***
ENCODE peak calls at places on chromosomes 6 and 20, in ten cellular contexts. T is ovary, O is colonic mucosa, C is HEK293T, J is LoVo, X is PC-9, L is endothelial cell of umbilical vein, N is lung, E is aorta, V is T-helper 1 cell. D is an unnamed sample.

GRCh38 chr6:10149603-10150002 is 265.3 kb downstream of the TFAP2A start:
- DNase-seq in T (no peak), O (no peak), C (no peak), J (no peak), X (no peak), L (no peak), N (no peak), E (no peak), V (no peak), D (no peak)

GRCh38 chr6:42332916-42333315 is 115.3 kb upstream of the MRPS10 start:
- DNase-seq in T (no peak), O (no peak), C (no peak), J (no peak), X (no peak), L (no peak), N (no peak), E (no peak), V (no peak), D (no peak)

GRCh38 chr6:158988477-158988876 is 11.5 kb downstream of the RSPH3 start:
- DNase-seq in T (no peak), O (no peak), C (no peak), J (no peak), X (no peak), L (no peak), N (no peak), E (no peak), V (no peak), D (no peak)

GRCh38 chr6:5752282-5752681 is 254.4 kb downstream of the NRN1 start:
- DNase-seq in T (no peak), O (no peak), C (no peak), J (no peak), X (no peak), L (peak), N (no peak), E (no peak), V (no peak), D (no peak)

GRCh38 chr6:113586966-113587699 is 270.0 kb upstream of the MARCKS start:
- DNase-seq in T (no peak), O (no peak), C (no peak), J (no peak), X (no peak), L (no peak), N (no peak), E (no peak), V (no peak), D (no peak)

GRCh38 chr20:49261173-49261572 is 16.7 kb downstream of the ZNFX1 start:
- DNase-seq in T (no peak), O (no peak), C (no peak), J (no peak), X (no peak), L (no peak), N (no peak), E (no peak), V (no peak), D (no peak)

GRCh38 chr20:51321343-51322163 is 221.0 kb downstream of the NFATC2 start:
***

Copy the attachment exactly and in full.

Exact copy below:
ENCODE peak calls at places on chromosomes 6 and 20, in ten cellular contexts. T is ovary, O is colonic mucosa, C is HEK293T, J is LoVo, X is PC-9, L is endothelial cell of umbilical vein, N is lung, E is aorta, V is T-helper 1 cell. D is an unnamed sample.

GRCh38 chr6:10149603-10150002 is 265.3 kb downstream of the TFAP2A start:
- DNase-seq in T (no peak), O (no peak), C (no peak), J (no peak), X (no peak), L (no peak), N (no peak), E (no peak), V (no peak), D (no peak)

GRCh38 chr6:42332916-42333315 is 115.3 kb upstream of the MRPS10 start:
- DNase-seq in T (no peak), O (no peak), C (no peak), J (no peak), X (no peak), L (no peak), N (no peak), E (no peak), V (no peak), D (no peak)

GRCh38 chr6:158988477-158988876 is 11.5 kb downstream of the RSPH3 start:
- DNase-seq in T (no peak), O (no peak), C (no peak), J (no peak), X (no peak), L (no peak), N (no peak), E (no peak), V (no peak), D (no peak)

GRCh38 chr6:5752282-5752681 is 254.4 kb downstream of the NRN1 start:
- DNase-seq in T (no peak), O (no peak), C (no peak), J (no peak), X (no peak), L (peak), N (no peak), E (no peak), V (no peak), D (no peak)

GRCh38 chr6:113586966-113587699 is 270.0 kb upstream of the MARCKS start:
- DNase-seq in T (no peak), O (no peak), C (no peak), J (no peak), X (no peak), L (no peak), N (no peak), E (no peak), V (no peak), D (no peak)

GRCh38 chr20:49261173-49261572 is 16.7 kb downstream of the ZNFX1 start:
- DNase-seq in T (no peak), O (no peak), C (no peak), J (no peak), X (no peak), L (no peak), N (no peak), E (no peak), V (no peak), D (no peak)

GRCh38 chr20:51321343-51322163 is 221.0 kb downstream of the NFATC2 start: